LITTLE ROCK — A pair of identical House and Senate resolutions to avoid a special session to replace former Lt. Gov. Mark Darr has strong backing, House Speaker Davy Carter, R-Cabot, said Monday.
Carter said he has seen some other non-budget bills measures filed, but “I don’t “think any of those things have the support.”
Consideration of a non-appropriations bill during a fiscal session requires a two-thirds majority vote in both chambers.
Under a proposal in Senate Resolution 6 and matching House Resolution 1009, both filed Monday, a special election would not be held to fill a vacancy in the lieutenant governor’s office if the vacancy occurs within 10 months of a general election in which the office would be filled, if the governor determines that holding a special election is impractical because of the timing of the vacancy.
Darr resigned Feb. 1 after being fined $11,000 by the state Ethics Commission for misuse of campaign funds and taxpayer money.
Other non-budget measures include HR 1006 by Rep. Bruce Westerman, R-Hot Springs, and HR 1007 by Rep. Randy Alexander, R-Fayetteville, both of which Carter directed be sent to the House Rules Committee for consideration. The committee, whose members are hand-picked by the House speaker, met after the House adjourned and tabled both measures.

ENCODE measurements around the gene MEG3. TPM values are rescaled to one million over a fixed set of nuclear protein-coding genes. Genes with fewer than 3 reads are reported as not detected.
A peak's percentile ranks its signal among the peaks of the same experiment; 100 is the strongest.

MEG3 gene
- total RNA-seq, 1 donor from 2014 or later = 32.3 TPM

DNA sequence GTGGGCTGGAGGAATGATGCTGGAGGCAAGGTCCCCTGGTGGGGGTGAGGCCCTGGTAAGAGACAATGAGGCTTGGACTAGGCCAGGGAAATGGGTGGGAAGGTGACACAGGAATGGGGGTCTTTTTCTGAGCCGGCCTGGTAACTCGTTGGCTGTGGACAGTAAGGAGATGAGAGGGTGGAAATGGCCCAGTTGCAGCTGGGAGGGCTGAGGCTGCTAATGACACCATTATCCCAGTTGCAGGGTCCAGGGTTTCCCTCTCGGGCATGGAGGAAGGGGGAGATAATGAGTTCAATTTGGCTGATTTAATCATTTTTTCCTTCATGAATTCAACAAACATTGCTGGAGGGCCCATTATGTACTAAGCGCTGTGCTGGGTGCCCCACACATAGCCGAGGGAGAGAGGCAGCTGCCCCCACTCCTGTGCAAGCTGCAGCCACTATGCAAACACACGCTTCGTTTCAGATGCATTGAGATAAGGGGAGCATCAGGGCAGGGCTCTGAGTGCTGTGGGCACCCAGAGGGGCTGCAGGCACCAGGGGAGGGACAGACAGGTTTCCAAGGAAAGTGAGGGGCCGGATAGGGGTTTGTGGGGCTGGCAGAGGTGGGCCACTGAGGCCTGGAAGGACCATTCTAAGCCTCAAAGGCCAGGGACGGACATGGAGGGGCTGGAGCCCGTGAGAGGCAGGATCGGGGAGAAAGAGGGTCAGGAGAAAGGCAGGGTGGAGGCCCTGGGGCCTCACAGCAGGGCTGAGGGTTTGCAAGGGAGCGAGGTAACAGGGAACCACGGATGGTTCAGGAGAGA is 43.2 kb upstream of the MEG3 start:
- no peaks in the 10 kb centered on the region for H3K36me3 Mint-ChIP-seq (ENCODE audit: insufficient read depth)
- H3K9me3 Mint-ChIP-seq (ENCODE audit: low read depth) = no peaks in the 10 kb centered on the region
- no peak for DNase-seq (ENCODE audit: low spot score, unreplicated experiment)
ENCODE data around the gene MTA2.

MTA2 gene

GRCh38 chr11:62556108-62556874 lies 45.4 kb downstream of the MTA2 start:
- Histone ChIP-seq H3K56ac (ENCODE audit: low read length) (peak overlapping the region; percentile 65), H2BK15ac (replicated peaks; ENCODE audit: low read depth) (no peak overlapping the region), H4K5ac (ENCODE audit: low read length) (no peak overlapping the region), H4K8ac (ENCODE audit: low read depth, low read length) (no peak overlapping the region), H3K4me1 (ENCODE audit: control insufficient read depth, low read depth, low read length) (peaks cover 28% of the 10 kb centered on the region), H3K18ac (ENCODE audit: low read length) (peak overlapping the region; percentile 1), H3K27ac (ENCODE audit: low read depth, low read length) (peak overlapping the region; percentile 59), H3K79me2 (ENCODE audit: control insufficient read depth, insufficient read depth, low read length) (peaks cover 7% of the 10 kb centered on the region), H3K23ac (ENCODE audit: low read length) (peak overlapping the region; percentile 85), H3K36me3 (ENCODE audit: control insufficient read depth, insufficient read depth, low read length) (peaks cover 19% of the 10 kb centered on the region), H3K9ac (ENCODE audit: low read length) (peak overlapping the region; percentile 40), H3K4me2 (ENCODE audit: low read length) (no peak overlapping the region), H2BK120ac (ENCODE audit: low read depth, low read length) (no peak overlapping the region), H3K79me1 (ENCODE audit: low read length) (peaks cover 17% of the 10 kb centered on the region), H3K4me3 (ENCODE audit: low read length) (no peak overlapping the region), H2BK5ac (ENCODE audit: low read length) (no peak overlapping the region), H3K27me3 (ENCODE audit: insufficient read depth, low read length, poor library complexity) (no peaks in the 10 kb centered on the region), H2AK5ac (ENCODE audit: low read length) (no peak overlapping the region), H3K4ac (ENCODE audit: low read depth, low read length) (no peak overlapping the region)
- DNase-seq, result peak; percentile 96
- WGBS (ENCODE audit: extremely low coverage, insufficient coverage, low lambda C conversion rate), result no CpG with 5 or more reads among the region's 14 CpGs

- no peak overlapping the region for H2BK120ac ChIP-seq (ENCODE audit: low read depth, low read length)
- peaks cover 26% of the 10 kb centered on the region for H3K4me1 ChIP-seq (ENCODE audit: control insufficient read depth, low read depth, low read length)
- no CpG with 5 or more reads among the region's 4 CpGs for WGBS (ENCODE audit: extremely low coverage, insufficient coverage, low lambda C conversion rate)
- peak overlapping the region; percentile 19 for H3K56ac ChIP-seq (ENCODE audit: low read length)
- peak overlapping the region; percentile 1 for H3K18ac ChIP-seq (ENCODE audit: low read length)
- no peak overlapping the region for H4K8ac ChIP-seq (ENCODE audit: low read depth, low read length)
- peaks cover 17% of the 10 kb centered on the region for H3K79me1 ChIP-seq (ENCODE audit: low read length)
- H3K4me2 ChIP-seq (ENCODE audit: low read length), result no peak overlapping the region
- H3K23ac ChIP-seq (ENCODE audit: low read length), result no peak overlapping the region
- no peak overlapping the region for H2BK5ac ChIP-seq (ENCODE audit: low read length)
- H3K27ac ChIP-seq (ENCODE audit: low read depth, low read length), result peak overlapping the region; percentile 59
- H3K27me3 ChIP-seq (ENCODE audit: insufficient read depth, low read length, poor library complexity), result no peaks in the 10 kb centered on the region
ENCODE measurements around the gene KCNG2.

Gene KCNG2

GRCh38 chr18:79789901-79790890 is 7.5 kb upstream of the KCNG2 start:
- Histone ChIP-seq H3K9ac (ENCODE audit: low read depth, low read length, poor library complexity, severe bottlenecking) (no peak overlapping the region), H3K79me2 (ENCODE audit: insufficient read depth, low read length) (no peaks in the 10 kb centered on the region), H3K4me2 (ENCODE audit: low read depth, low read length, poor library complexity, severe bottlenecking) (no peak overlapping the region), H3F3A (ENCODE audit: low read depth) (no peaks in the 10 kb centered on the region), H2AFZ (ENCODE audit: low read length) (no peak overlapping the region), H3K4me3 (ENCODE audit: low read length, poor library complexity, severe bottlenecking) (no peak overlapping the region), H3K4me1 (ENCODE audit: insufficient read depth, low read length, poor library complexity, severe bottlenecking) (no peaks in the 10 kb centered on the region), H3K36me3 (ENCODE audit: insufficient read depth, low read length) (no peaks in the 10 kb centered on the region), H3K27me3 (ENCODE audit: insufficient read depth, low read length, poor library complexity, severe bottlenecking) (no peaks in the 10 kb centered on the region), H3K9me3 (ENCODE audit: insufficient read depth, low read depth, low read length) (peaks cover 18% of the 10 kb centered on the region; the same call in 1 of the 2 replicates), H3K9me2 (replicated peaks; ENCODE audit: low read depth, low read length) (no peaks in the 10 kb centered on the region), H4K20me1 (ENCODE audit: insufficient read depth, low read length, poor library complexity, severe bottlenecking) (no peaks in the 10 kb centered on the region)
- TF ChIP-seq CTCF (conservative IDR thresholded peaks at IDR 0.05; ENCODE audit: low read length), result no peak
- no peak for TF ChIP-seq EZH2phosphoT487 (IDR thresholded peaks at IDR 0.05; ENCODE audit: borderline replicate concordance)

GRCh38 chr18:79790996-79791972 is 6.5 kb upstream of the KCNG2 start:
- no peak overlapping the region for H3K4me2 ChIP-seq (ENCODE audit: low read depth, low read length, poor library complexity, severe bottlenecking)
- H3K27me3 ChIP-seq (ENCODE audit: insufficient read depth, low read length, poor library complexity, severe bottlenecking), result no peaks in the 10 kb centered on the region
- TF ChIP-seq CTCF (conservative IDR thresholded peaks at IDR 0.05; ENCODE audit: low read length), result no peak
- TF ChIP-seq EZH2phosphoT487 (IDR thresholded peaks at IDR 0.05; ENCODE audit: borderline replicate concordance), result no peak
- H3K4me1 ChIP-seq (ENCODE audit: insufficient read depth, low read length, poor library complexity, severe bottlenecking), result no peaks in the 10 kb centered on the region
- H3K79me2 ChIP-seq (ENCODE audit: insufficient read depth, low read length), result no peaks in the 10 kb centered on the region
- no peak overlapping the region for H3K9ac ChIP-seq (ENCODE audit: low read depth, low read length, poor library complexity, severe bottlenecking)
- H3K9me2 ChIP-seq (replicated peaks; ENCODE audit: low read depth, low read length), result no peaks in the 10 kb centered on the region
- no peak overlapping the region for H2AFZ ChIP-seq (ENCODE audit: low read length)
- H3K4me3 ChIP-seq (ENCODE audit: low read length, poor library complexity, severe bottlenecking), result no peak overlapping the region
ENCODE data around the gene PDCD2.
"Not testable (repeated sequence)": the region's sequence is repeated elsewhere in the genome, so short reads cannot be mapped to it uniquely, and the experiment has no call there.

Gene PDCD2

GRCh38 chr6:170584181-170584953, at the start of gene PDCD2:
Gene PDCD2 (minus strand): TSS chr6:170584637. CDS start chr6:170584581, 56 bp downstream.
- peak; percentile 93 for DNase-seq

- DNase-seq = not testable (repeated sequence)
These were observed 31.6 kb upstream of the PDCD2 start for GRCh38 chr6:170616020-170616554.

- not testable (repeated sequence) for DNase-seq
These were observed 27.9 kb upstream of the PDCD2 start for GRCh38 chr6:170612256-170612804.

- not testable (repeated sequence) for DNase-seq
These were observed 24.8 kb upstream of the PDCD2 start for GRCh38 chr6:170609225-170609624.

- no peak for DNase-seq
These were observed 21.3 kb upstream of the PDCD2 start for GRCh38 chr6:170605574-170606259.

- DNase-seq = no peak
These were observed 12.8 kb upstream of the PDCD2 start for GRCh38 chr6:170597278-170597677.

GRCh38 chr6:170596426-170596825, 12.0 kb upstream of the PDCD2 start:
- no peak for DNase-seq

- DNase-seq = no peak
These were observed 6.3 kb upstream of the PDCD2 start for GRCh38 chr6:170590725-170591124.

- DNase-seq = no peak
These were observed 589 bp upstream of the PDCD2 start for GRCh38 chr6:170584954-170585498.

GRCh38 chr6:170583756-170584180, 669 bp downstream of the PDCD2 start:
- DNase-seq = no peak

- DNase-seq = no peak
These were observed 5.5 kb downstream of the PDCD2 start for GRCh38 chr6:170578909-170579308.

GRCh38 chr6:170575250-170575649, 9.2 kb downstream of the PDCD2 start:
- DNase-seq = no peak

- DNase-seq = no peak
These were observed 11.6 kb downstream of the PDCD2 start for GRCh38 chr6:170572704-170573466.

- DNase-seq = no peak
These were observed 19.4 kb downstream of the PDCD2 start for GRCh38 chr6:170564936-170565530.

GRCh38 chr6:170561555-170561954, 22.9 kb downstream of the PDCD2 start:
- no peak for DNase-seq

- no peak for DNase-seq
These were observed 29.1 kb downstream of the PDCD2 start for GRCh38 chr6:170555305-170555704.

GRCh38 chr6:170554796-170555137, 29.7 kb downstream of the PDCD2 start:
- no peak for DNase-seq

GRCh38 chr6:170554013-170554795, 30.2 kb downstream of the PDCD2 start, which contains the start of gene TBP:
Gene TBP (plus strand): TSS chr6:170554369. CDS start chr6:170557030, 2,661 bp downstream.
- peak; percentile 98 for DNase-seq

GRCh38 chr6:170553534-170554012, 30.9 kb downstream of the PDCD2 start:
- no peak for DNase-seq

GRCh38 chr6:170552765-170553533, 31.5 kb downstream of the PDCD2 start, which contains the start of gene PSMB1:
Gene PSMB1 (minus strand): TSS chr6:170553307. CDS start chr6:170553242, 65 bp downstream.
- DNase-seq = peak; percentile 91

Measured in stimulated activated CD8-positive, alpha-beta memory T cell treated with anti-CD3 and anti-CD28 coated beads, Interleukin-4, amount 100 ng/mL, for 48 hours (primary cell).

Westerman’s resolution would ask lawmakers to consider giving Arkansas businesses that are subjected to fines under the Affordable Care Act an equivalent state income tax credit.
Westerman told reporters that if the private option is not renewed during the session he hopes the committee will take his proposal off the table. He estimated the cost at between $30 million and $40 million.
“If the statement’s been made by the governor’s office that if we stop the private option it’s going to hurt small businesses, I think it’s my duty as a legislator to come up with solutions to try to counter that negative effect,” he said.
Alexander’s resolution would ask lawmakers to consider halting funding for implementation of the Common Core academic standards.
Also Monday, Sen. Jeremy Hutchinson, R-Little Rock, filed a resolution asking lawmakers to consider allowing the director of the Arkansas State Police to issue security guard licenses to school employees and allow them to serve as armed security for their schools. The licenses could not be issued to classroom teachers.
Attorney General Dustin McDaniel said in an advisory opinion in August that the state Board of Private Investigators and Private Security Agencies could not authorize school districts to use school employees as armed security guards. The board responded by saying it would not accept any new applications but that 13 districts that had already received authorization could continue to have armed employees for two years.
Hutchinson’s proposal would abolish the board and transfer its powers to the state police.
The issue received widespread attention after the Clarksville School District said last year it was arming about two dozen employees, including some teachers.